Articles and Interviews
25. 7. 2019
Types of security interest
In your jurisdiction what is the usual type of security interest taken against art, antiques and collectibles?
The typical security interest would be a pledge over the movable asset that may be established either by registration in the Pledges Registry administered by the Czech Chamber of Notaries based on a written agreement made by the notary public in the form of a notary deed or by delivery of the movable asset to the pledgee or to the custodian.
If the borrower borrowing against art assets in your jurisdiction qualifies as a consumer, does the loan automatically qualify as a consumer loan, and are there any exemptions allowing the lender to make a non-consumer loan to a private borrower?
If the borrower qualifies as a consumer and does not demand the loan as an entrepreneur for the purposes of his or her business activities, the Act on Consumer Loans applies. The case law specifies that, even if the parties agree in the loan documentation that the loan is a commercial loan, but it is evident that the financial means shall not be used for the borrower’s business activities, the loan shall be deemed a consumer loan and all relevant consumer protection provisions shall apply.
Register of security interests
Is there a public register where security interests over art, antiques or collectibles can be registered? What is the effect of registration? Is the security interest registered against the borrower or the art?
Yes, the Pledges Registry. A pledge is registered against the artwork and is perfected by registration based on the pledge agreement in the form of a notary deed. After registration, the collateral may remain in the borrower’s possession. An advantage of registration is that, if there are more pledges over the artwork, a registered pledge has priority over a pledge that is not registered. For the rank of the registered pledge, the moment of registration is relevant.
Non-possessory security interests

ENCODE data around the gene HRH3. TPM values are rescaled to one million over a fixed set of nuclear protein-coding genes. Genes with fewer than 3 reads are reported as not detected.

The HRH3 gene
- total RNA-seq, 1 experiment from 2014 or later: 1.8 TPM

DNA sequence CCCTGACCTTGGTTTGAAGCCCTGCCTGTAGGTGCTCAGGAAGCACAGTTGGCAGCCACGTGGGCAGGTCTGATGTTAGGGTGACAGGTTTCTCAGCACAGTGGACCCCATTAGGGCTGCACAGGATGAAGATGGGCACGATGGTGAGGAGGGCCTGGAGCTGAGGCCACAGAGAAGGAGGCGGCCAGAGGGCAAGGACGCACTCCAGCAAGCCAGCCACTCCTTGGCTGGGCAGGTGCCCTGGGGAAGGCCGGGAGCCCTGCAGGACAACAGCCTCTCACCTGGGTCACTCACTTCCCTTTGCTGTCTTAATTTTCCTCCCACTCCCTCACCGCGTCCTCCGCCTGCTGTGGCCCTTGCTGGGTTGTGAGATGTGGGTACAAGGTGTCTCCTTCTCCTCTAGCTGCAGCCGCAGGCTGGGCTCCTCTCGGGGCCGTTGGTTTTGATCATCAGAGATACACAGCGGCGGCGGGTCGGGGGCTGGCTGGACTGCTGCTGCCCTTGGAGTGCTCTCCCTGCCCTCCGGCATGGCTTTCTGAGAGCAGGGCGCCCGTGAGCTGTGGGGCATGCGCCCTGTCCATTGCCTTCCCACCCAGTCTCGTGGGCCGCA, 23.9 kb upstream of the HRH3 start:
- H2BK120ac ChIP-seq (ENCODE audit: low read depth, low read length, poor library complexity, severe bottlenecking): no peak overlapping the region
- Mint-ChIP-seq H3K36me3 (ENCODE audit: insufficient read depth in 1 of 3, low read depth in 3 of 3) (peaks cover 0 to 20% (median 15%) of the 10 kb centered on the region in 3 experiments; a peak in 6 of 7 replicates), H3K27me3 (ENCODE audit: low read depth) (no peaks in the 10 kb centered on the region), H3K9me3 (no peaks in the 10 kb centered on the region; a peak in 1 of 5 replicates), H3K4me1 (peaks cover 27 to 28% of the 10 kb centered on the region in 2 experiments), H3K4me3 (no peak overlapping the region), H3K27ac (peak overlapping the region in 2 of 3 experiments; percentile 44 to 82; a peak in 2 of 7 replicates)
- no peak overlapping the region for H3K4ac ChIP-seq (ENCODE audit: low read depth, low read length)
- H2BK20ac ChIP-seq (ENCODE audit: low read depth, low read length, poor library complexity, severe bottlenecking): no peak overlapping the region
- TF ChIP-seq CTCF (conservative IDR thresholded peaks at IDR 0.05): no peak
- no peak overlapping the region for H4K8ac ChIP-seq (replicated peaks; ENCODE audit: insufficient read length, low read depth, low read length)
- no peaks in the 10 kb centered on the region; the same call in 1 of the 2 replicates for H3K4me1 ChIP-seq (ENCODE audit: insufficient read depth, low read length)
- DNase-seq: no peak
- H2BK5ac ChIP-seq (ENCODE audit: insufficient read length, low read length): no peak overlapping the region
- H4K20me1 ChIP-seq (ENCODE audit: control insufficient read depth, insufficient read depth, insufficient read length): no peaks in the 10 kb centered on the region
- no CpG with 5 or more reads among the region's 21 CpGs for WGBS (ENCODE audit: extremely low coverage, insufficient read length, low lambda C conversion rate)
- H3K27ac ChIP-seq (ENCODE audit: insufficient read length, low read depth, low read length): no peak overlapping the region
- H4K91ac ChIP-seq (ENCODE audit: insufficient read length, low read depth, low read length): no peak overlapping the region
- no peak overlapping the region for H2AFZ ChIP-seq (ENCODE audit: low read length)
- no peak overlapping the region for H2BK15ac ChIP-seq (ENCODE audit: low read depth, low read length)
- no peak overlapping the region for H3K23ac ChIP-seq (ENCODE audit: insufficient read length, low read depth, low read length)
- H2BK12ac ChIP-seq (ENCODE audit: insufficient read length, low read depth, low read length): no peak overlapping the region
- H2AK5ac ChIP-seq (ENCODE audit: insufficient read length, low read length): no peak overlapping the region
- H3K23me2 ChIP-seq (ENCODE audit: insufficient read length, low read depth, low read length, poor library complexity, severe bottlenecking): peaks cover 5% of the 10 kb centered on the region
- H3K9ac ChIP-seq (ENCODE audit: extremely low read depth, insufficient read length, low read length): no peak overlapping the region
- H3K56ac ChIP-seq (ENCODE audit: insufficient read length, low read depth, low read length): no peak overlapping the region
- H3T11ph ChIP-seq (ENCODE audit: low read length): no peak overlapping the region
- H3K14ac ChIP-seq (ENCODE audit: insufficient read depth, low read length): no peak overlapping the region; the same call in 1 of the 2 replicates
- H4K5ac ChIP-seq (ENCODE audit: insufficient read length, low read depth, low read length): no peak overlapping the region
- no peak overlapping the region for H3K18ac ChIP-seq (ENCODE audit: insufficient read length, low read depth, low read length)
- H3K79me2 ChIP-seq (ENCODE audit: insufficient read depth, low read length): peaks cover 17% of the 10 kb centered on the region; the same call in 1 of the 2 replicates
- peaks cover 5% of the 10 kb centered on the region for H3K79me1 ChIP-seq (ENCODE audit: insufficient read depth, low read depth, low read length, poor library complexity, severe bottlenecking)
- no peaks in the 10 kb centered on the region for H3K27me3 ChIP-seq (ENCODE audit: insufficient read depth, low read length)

Can the lender against art collateral perfect its security interest without taking physical possession of the art?
Yes, the security interest can be perfected without handover of the artwork to the lender by means of: (i) registration of the pledge in the Pledges Registry – the pledge is perfected by registration; (ii) the handover of the collateral to the custodian; or (iii) by marking the collateral as subject of the pledge – however, only if so stipulated in the pledge agreement.
Sale of collateral on default
If the borrower defaults on the loan, may the lender sell the collateral under the loan agreement, or must the lender seek permission from the courts?
In principle, the parties may agree on the means of enforcing the security interest including the direct sale of the collateral in writing in the loan documentation. The lender (the pledgee) must proceed with due care and sell the collateral at the price for which comparable collateral can usually be sold at that time under comparable circumstances; the collateral may never be sold within a grace period of 30 days after the notification of the sale to the borrower and the registration in the Pledges Register (if applicable). If the borrower does not qualify as a consumer or a small or medium-sized enterprise the parties may also agree that the lender may acquire the ownership over the collateral for an arbitrary or predetermined price. If the written agreement on a private sale was not concluded then the lender may sell the collateral only by judicial sale or public auction, which requires an enforceable court judgment unless the borrower agreed in advance, in the form of a notary deed, that his or her obligations arising from the loan will be directly enforceable.
Ranking of creditors
Does the lender with a valid and perfected first-priority security interest over the art collateral take precedence over all other creditors?
The law establishes the priority of the subsequent security interest over a pledge already established (by a pledge agreement) but not yet registered in favour of the liens over movables established by an administrative decision of the state authorities (such as tax authorities to secure payment of due taxes) or the statutory liens over movables. In addition, the retention right of the commission agent on stored items to secure the outstanding payments from the consignment agreement take precedence over the pledge irrespective of whether the pledge has already been perfected.
Authors: Tereza Ditrychová, Daniela Kozáková
Published on: Lexology